consider more, especially since whites are so close to being bottled, if they haven’t already. Robert Rue was the only winery we visited that did. I am generally not a Zin guy, but like cool climate Russian River Zin. Their new 2011 Sauvignon Blanc was stunning – a great change from the overdone New Zealand, grassy, cat-pee style. The secret in part is the “Musque” clone of Sauv Blanc, which is catching on as consumers get fatigued with the overwhelming amount of traditional Sauvignon Blanc. The wine is bright, with great fruit and minerality, more French Sancerre style. I will be buying this weekly I can see. Watch for a review soon, and grab some futures this weekend!
Next we headed north to Dry Creek – I wanted to get in and out before Saturday afternoon traffic went crazy. I am a regular at Quivira, and was seeking there futures of Mourvedre, which I buy every year if offered. Wine club members get 40% off, better than industry, its
a great deal on what I think is the best Mourvedre in Sonoma County. Granted, sadly choices are also few, but as someone who tastes/buys Rhones from all over, its one of my favorites. Quivira also released their new 2011 Rose’, which generally doesn’t last long.
We headed across the street to one of my long time favorites the Mounts. I hope to do a full story on them soon – watching them progress over the years has been a delight. Mounts continues to expand their Rhone portfolio, and lean towards more minimal winemaking techniques. They had 4 red wine barrel samples, all native yeast fermented, my favorite being the Grenache, and to my surprise the Malbec. I say to my surprise mostly because I have fallen out of love with most Malbecs as they are generally now made New World – big, extracted and oaky. This barrel sample was all about the grape itself.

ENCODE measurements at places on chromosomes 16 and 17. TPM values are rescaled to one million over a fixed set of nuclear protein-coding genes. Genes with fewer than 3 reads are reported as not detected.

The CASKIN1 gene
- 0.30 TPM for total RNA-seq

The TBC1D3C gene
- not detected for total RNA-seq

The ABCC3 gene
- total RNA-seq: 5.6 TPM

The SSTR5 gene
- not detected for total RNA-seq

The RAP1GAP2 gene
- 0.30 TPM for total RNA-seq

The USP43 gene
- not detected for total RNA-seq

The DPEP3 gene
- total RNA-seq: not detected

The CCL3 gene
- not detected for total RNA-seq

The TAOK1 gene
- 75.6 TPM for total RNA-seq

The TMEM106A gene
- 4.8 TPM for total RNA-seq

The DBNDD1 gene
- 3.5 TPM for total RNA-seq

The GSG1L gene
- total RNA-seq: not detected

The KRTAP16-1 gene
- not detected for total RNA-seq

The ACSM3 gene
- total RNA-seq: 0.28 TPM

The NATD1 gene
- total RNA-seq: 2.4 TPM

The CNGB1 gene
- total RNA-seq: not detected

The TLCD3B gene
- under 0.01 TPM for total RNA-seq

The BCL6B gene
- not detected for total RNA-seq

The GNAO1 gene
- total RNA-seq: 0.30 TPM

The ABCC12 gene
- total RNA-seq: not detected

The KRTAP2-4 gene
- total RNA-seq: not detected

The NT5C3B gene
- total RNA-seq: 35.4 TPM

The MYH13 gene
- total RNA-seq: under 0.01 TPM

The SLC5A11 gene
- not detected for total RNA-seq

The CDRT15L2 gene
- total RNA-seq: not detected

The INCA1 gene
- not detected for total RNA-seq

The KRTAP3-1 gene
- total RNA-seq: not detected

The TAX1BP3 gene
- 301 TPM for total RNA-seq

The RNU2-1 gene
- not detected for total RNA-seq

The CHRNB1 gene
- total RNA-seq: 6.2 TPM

Traffic was starting to pick up, so we headed back to Russian River, as was the plan.
Two quick stops: Joseph Swan (loved the 2011 Carignane( Cotes du Something) and Woodenhead, then onto Benovia. Benovia only featured one barrel sample, but had the widest pouring of finished wines, of which I am becoming quite a fan. We tasted through 2 Chardonnay’s, 4 Pinots, of which the Anderson Valley was my favorite, a Grenache, and my favorite of the day a Rose’ of Pinot Noir. At $18 a bottle, another recommended buy.
We squeaked into Krutz & Sheldon right in time. Patrick Krutz was tasting his new Ceja Chardonnay and his usual (incredible) Napa Stagecoach syrah. Sheldon was pouring their new Ceja grenache. All excellent wines from two great vintners, who were also pouring their current releases.